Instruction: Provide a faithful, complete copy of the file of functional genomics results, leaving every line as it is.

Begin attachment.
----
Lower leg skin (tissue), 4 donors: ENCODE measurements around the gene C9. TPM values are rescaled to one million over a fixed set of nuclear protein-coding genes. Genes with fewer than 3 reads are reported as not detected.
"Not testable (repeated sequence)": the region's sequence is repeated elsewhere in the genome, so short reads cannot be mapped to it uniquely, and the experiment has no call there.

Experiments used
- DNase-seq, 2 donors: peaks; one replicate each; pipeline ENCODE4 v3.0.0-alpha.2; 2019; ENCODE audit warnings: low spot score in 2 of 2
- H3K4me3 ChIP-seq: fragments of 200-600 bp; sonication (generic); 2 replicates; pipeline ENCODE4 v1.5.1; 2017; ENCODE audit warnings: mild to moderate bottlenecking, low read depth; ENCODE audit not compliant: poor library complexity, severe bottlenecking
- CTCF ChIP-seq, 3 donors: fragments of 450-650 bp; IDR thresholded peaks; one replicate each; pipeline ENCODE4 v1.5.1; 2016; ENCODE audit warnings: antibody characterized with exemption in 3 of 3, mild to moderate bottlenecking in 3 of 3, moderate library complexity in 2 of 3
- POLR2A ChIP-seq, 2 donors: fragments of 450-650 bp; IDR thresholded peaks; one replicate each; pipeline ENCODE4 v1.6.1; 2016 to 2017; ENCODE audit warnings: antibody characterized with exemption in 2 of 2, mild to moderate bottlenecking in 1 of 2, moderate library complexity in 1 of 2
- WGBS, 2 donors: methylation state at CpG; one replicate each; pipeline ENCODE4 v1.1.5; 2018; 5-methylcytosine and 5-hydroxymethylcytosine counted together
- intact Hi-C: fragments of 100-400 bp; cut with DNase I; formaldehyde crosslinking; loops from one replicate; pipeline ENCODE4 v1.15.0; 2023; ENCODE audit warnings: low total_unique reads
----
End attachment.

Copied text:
Lower leg skin (tissue), 4 donors: ENCODE measurements around the gene C9. TPM values are rescaled to one million over a fixed set of nuclear protein-coding genes. Genes with fewer than 3 reads are reported as not detected.
"Not testable (repeated sequence)": the region's sequence is repeated elsewhere in the genome, so short reads cannot be mapped to it uniquely, and the experiment has no call there.

Experiments used
- DNase-seq, 2 donors: peaks; one replicate each; pipeline ENCODE4 v3.0.0-alpha.2; 2019; ENCODE audit warnings: low spot score in 2 of 2
- H3K4me3 ChIP-seq: fragments of 200-600 bp; sonication (generic); 2 replicates; pipeline ENCODE4 v1.5.1; 2017; ENCODE audit warnings: mild to moderate bottlenecking, low read depth; ENCODE audit not compliant: poor library complexity, severe bottlenecking
- CTCF ChIP-seq, 3 donors: fragments of 450-650 bp; IDR thresholded peaks; one replicate each; pipeline ENCODE4 v1.5.1; 2016; ENCODE audit warnings: antibody characterized with exemption in 3 of 3, mild to moderate bottlenecking in 3 of 3, moderate library complexity in 2 of 3
- POLR2A ChIP-seq, 2 donors: fragments of 450-650 bp; IDR thresholded peaks; one replicate each; pipeline ENCODE4 v1.6.1; 2016 to 2017; ENCODE audit warnings: antibody characterized with exemption in 2 of 2, mild to moderate bottlenecking in 1 of 2, moderate library complexity in 1 of 2
- WGBS, 2 donors: methylation state at CpG; one replicate each; pipeline ENCODE4 v1.1.5; 2018; 5-methylcytosine and 5-hydroxymethylcytosine counted together
- intact Hi-C: fragments of 100-400 bp; cut with DNase I; formaldehyde crosslinking; loops from one replicate; pipeline ENCODE4 v1.15.0; 2023; ENCODE audit warnings: low total_unique reads